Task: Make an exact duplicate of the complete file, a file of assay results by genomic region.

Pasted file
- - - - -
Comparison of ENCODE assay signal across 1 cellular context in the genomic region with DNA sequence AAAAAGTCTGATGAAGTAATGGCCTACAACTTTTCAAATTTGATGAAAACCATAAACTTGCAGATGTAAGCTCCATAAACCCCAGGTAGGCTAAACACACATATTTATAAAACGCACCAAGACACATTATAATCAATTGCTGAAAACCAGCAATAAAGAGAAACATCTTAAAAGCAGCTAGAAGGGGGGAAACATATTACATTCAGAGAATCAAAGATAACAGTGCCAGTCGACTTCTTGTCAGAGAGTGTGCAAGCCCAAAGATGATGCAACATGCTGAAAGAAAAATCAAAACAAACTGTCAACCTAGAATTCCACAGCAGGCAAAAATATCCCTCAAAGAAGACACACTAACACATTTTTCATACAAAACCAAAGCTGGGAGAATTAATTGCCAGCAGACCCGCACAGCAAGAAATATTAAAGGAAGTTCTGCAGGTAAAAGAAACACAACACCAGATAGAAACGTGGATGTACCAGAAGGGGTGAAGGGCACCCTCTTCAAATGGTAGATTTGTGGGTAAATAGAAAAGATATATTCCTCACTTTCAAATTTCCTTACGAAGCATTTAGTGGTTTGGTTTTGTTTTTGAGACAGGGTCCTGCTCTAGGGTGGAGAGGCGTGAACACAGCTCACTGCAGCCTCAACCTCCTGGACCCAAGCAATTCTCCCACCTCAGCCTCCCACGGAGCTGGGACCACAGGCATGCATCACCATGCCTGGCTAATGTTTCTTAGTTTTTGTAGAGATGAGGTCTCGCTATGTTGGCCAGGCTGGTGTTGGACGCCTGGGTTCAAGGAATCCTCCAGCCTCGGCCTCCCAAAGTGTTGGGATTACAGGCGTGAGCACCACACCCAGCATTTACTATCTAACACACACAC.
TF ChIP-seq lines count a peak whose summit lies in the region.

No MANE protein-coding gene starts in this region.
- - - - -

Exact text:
Comparison of ENCODE assay signal across 1 cellular context in the genomic region with DNA sequence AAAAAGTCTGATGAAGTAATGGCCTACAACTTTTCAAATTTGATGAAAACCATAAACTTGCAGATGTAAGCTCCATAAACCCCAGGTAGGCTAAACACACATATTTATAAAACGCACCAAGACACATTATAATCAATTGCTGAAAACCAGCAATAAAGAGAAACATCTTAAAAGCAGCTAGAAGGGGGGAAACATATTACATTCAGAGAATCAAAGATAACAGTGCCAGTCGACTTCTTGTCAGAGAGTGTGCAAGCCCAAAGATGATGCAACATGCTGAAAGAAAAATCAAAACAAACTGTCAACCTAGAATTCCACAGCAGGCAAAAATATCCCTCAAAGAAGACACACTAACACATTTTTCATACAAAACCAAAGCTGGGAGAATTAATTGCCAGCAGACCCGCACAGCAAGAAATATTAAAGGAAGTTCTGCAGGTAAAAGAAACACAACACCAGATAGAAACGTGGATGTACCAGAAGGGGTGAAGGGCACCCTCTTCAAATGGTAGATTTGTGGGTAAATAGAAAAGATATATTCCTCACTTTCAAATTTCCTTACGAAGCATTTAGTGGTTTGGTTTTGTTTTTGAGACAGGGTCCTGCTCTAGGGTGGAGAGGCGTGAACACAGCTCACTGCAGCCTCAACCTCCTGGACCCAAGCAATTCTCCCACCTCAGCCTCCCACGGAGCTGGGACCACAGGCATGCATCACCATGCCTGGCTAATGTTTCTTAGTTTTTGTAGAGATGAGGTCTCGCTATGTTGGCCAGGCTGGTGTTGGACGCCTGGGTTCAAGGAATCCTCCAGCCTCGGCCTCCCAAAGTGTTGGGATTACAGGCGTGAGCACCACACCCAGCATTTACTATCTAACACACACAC.
TF ChIP-seq lines count a peak whose summit lies in the region.

No MANE protein-coding gene starts in this region.